Monday, May 21, 2012

Common First Draft Notes, Part 1: General Notes

We spent the last week and a half talking about how to re-write a script based on notes.  As part of that, I went back and re-read the notes I gave to several peers when they send me first drafts of their scripts.  The notes I gave the most fit pretty nicely into three groups of five, so let’s start with some general notes… 
  1. Too generic and/or clich√©: This is the most common note.  First drafts are filled with generic stuff, and thats fine, but now it’s time to dig deeper and find something specific. 
  2. Repeated beat: You don’t want the same basic plot point to happen twice. You don’t want to have someone get cold feet twice, or confront their dad about their childhood twice, or reminisce about the past with their ex twice, or defeat two villains using the same method.  One strong scene is better than two weak ones. Some directors go so far as to insist that the characters never visit the same location twice.  That’s a bit extreme, but it’s a good way to keep moving forward. 
  3. Extraneous characters: Producers don’t hire great actors for one-day roles, so you want to have as few characters as possible and give the remaining characters as many lines as possible.  In your second draft, look for ways to combine two uninteresting characters into one interesting character. Can the love interest be combined with an obstacle character?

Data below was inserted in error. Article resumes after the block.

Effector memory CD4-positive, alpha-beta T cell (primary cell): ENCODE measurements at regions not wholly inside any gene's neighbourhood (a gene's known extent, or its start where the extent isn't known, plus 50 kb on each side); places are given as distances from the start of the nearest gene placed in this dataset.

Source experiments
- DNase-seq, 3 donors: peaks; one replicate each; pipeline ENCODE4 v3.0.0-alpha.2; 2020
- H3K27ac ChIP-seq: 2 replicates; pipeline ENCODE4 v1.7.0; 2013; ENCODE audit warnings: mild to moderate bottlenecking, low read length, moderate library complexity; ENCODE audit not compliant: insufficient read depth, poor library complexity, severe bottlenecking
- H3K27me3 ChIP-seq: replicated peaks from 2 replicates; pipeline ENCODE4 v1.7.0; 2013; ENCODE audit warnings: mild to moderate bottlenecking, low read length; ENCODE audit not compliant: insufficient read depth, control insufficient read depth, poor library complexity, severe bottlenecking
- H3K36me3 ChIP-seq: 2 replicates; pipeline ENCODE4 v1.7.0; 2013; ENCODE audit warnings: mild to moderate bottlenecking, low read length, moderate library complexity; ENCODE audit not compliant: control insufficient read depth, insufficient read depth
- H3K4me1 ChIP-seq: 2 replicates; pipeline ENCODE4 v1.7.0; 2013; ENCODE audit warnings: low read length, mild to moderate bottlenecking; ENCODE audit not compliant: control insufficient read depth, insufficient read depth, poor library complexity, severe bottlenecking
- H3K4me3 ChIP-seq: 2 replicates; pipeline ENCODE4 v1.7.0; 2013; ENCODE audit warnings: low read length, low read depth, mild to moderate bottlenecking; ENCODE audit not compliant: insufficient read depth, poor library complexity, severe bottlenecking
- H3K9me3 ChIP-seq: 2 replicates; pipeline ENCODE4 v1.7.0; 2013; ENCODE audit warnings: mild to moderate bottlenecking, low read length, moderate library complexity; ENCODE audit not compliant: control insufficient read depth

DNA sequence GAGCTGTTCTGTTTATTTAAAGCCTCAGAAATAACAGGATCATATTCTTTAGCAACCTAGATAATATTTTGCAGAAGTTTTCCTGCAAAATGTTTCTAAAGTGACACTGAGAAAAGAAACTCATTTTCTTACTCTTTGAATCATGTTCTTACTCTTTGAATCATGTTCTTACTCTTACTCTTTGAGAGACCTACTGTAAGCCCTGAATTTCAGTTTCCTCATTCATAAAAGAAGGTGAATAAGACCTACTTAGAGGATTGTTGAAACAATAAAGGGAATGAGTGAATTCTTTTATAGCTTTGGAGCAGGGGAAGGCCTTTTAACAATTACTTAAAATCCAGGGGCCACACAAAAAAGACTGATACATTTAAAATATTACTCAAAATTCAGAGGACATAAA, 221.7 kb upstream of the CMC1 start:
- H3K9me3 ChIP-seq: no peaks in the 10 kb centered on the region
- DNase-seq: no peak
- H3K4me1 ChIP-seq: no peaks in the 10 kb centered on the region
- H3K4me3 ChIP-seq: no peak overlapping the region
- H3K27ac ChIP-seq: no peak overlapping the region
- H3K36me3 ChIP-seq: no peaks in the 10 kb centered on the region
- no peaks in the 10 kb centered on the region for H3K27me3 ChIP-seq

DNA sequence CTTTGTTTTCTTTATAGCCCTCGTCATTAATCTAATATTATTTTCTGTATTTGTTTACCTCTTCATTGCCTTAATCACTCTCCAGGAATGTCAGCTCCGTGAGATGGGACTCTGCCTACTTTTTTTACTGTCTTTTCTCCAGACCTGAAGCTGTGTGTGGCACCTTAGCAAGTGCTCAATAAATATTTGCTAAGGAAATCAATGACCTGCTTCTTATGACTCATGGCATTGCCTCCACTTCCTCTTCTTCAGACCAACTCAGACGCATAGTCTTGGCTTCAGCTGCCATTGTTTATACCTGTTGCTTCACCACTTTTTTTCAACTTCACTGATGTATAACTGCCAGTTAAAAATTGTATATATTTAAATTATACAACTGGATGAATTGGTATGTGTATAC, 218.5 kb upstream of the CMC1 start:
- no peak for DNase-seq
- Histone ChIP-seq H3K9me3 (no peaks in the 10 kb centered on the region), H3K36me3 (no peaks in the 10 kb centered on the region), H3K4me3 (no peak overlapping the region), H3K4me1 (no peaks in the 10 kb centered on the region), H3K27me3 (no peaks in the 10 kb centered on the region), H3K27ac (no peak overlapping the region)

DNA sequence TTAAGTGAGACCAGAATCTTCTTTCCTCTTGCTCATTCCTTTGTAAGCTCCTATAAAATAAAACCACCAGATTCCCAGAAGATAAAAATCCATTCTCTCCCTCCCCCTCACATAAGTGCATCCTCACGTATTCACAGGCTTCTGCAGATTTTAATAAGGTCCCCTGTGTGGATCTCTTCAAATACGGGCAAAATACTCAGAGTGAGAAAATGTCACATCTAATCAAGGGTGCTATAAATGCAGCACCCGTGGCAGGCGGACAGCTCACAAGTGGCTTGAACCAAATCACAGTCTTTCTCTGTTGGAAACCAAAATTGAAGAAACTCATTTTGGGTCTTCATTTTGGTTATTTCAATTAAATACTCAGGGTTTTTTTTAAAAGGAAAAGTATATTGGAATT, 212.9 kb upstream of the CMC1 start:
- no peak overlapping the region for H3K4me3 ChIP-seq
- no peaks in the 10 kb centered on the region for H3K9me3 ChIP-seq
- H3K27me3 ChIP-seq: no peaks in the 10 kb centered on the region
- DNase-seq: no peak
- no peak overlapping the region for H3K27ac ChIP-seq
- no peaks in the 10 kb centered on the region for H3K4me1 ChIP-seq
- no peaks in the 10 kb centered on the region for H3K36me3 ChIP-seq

4. Not differentiating between important characters and unimportant characters: It’s considered “cheating” in the screenplay world, but there are a million ways to let us know which characters are more or less important.  You can give totally unimportant characters no name or description (SECURITY GUARD), somewhat important characters one name and an age range (FLEISHMAN, mid-30s) and major characters a full name, specific age, and trait (ANNE RENAULT, 29, not someone you want to mess with).  When I introduce my hero, especially if he or she doesn’t appear in the first scene, I come right out and say (SCOTT, 24, our hero, a charming rogue…)  Screenwriting purists will say, “You can’t shoot that”, but they’re wrong—Directors have special camera moves reserved for introducing the hero.
  5. Emotion causes action, not action causes emotion: It’s usually stronger to have the emotion be the set-up and the action be the pay-off, rather than the other way around. He felt bad so he punched somebody, not he punched somebody so he felt bad.  You can do it the other way if you want, but it will be less satisfying to the audience, who want to build to a cathartic release.  But wait, does this mean you can never make a movie about regret?  Well, you can — I prefer Fat City to Rocky any day— but it’s a hard sell.  In most movies, action is the solution of problems, not the cause.    
Tomorrow, we move on to character notes...


j.s. said...

No real comments today except to say that the recent posts have been extremely useful. This blog is invaluable. Thanks for sharing it with all of us and keep up the excellent work.

It might be cool to eventually see the current series compiled into something like an Ultimate First Draft Checklist.

Matt Bird said...

Thanks, j.s.